More than 300,000 daily ferry users in Likoni, Mombasa, are set to start using a floating bridge from next month.
It’s also a hustle that is thankfully coming to an end, thanks to the Sh1.9 billion floating bridge which is under construction. It will be ready for use by December 15. An engineer from the Kenya National Highways Authority (KeNHA), Mr. Eric Wambua, said the project was 80 percent complete.
“We have finished the foundation and are now working on the structure above water,” said Mr Wambua in an interview.
During an inspection tour, Coast regional commissioner John Elungata said “we should be able to see people safely and easily crossing from one side of Mombasa to the other.”
Plans for its construction were mooted following concerns over compliance with public health guidelines in ferries.
Mr. Elungata said the project, which was developed to ease pressure at the Likoni channel, is also expected to enable tourists, who traditionally throng the coastal city in December, to enjoy a smooth crossing.
“This is an iconic bridge and it will be attractive to many. It will also pose as a site for tourism as people would want to come and see and have an experience, therefore we are assuring those coming down to the Coast all is set for the holidays,” he said.
Mr Elungata added that there would be seamless coordination of traffic flow at the matatu terminus in Liwatoni. The 715-meter long bridge runs from Liwatoni in Mombasa to Ras Bofu (Peleleza) in Likoni.
The construction works involved the establishment of pile foundations and a bailey type bridge (a type of portable, pre-fabricated, truss bridge).
A pile foundation is formed by long, slender, columnar elements typically made from steel or reinforced concrete. A foundation is described as ‘piled’ when its depth is more than three times its breadth.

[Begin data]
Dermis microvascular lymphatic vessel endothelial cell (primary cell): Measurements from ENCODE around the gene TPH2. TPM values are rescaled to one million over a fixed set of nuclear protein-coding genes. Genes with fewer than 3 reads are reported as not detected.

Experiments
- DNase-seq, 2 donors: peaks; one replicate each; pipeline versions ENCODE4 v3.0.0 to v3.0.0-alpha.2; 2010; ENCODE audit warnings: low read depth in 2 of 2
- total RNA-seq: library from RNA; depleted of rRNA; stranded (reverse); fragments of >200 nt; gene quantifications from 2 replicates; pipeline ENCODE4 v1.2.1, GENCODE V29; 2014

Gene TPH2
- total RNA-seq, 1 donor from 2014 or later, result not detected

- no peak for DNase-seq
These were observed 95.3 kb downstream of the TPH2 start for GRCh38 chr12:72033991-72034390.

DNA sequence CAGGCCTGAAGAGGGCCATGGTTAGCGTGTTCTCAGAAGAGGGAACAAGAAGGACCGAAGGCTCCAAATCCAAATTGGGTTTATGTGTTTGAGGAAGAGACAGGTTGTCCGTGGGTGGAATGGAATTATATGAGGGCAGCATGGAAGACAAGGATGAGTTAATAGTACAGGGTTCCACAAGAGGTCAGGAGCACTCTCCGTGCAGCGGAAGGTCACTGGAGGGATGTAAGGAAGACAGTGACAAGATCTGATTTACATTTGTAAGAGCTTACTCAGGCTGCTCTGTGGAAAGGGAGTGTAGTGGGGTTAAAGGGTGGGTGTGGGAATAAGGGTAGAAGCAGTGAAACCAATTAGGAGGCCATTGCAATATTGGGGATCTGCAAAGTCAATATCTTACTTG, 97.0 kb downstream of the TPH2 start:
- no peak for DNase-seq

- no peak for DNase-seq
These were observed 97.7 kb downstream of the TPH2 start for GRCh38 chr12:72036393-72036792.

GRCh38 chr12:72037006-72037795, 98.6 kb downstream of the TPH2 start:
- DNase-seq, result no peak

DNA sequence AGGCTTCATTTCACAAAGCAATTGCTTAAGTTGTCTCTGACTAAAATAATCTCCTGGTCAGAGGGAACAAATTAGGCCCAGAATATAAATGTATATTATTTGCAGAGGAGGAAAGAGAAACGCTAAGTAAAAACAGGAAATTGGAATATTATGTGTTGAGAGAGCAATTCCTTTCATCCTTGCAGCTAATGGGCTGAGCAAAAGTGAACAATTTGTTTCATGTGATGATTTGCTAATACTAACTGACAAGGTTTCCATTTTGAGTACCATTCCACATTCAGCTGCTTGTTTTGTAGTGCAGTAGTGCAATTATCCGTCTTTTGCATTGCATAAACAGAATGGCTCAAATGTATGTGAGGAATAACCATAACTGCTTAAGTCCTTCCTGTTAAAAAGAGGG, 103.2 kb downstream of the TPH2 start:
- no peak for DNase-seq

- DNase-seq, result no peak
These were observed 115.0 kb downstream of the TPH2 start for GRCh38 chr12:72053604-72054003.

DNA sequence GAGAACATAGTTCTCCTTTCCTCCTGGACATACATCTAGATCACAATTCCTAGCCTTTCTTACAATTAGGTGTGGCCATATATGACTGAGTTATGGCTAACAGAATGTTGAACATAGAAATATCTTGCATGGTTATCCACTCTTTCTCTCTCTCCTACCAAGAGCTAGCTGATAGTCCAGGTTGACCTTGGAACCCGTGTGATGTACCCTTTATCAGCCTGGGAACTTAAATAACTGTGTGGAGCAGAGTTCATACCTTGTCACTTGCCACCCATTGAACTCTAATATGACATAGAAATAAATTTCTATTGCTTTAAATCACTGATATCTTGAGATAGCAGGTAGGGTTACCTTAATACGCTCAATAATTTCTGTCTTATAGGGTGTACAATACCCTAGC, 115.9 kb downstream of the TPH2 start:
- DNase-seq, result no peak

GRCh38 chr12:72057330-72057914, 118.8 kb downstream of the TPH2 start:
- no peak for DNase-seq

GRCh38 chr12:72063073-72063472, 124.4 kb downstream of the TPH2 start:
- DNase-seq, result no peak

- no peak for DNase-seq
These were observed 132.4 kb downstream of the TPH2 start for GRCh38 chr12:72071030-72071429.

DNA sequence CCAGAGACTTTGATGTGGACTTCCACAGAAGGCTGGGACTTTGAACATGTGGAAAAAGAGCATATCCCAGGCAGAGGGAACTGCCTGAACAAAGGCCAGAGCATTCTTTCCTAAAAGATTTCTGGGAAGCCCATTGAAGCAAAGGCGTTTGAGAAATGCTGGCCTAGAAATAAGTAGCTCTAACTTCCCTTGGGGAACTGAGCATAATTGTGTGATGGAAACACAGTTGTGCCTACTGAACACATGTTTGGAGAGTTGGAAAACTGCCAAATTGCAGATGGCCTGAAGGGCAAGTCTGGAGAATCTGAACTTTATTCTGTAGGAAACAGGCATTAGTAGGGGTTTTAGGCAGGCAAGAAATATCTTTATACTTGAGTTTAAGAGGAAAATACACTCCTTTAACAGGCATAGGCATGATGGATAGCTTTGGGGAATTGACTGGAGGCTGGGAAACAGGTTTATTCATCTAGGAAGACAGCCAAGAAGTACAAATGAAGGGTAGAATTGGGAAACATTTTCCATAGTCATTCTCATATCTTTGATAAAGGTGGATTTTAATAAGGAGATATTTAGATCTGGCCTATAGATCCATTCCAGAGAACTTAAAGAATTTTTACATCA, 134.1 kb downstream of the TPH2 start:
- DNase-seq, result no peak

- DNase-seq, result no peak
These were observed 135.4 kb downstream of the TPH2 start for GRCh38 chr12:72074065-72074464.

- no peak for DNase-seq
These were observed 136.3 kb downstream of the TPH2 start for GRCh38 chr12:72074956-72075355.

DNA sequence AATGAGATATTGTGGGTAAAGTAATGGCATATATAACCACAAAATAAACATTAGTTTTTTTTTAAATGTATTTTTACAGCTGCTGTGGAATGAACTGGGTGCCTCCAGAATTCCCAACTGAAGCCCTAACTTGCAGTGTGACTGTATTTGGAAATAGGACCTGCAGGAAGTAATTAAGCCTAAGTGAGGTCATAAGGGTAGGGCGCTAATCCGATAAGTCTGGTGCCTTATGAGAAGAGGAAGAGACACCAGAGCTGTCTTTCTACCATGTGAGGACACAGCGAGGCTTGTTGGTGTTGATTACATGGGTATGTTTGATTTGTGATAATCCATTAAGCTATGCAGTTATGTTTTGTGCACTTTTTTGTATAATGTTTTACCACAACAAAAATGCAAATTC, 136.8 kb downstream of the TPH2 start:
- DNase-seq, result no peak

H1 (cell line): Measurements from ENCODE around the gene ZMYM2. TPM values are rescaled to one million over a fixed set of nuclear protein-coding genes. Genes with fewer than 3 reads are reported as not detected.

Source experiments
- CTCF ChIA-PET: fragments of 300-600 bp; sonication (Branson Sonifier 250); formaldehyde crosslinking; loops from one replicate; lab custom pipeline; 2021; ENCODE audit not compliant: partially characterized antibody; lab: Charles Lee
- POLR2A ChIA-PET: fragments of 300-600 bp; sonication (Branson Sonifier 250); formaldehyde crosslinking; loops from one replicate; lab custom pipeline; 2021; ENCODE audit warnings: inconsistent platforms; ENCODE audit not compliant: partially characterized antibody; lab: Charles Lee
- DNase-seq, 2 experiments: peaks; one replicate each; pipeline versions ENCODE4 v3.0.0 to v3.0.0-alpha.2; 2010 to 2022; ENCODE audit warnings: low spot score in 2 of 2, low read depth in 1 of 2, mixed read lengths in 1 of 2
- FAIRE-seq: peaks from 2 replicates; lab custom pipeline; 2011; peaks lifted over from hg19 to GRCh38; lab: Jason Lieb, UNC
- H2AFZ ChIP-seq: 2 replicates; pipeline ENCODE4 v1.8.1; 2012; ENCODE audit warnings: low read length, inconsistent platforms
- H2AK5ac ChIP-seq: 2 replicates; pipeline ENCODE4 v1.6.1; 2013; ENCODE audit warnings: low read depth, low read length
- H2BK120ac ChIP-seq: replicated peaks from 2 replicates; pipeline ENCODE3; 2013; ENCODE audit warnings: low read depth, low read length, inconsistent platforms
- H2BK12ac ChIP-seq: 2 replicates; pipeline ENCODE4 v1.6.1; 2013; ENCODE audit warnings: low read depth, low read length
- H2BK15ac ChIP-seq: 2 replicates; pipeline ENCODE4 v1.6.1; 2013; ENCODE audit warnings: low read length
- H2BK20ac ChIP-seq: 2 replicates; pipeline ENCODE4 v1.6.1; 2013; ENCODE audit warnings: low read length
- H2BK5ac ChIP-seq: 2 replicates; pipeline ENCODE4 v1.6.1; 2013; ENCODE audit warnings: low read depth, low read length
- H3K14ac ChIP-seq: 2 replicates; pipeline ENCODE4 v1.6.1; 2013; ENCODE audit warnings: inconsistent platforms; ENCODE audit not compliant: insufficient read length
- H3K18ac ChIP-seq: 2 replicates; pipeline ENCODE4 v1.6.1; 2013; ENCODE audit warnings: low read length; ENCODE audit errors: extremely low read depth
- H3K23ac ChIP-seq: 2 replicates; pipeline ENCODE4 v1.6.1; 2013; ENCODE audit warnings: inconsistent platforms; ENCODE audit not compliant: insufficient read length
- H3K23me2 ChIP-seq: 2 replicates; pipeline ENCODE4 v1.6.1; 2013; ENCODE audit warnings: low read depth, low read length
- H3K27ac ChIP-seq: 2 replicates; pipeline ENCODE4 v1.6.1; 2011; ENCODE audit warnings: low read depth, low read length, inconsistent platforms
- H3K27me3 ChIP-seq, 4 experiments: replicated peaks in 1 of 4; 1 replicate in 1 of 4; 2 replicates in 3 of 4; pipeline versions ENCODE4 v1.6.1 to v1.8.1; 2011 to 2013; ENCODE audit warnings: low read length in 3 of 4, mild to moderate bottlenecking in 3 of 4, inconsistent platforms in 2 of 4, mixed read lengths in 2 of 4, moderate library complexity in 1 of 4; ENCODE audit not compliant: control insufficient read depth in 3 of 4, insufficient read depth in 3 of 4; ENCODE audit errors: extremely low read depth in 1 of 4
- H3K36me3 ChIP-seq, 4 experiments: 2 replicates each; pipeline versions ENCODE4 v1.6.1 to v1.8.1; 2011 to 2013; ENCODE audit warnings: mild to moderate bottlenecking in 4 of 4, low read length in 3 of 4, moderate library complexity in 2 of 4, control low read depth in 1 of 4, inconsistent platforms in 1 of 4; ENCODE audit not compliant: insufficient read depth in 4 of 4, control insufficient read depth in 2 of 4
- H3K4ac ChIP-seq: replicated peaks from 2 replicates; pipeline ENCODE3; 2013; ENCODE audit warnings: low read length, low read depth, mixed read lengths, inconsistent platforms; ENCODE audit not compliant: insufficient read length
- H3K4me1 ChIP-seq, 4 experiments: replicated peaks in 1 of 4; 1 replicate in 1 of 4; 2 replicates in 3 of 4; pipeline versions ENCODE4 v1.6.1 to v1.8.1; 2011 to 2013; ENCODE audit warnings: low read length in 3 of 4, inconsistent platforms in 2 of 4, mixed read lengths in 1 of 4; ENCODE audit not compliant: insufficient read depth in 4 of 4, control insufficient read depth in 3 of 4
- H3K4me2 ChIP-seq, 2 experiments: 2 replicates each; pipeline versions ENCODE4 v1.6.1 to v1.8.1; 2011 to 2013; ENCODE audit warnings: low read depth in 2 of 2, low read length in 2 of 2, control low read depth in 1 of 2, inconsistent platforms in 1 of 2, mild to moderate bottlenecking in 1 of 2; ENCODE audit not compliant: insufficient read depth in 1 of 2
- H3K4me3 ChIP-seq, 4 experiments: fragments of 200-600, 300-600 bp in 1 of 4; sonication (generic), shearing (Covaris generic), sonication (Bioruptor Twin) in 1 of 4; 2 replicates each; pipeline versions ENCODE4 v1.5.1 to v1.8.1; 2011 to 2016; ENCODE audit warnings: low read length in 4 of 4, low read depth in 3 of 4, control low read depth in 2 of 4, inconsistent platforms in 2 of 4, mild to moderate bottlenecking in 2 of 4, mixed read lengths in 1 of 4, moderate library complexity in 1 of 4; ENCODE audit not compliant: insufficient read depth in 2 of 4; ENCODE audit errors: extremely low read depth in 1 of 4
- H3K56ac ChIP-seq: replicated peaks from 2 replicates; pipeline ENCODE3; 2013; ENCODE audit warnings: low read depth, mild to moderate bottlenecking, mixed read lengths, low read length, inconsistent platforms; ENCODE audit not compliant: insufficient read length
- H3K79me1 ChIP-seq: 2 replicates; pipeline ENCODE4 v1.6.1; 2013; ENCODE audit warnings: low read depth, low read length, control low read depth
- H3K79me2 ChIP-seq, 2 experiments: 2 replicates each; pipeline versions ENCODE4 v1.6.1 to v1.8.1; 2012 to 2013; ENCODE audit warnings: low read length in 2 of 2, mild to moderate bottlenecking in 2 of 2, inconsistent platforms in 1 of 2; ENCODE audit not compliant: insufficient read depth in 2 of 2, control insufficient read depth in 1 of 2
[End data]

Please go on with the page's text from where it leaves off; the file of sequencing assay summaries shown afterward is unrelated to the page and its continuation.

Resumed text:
The upper section comprises lattice steel designed from prefabricated parts with a movable main steel structure. Once complete, the bridge will comprise a 529-meter long floating section and 54-meter long approaches on either side of the floating span, according to design details provided by KeNHA.
It will have a 150-meter movable section mid-ocean, to allow for opening and closing and ease the movement of ships in and out of the port.
According to information from China Road and Bridge Corporation (CRBC) which is the main contractor, the bridge will last seven years before any part of it can be replaced.
End to congestion
CRBC is set to officially hand over the project to the government by the end of the month.
The bridge is expected to help deal with at least 50 percent of pedestrian congestion at the Likoni channel. KeNHA says the crossing bridge, which is one of its kind in the country, will be operational 24 hours.
“We will sit down with the Kenya Ports Authority to see the best way to operate it so that we do not have any areas of conflict,” said Mr Wambua.
The operations of the floating bridge is among the reasons behind the takeover of the Kenya Ferry Services (KFS) by the Kenya Ports Authority (KPA).
According to plans, the operation of the bridge is to be taken over by KPA, which will deploy its tug boats to open and close the bridge for ships entering or leaving the port.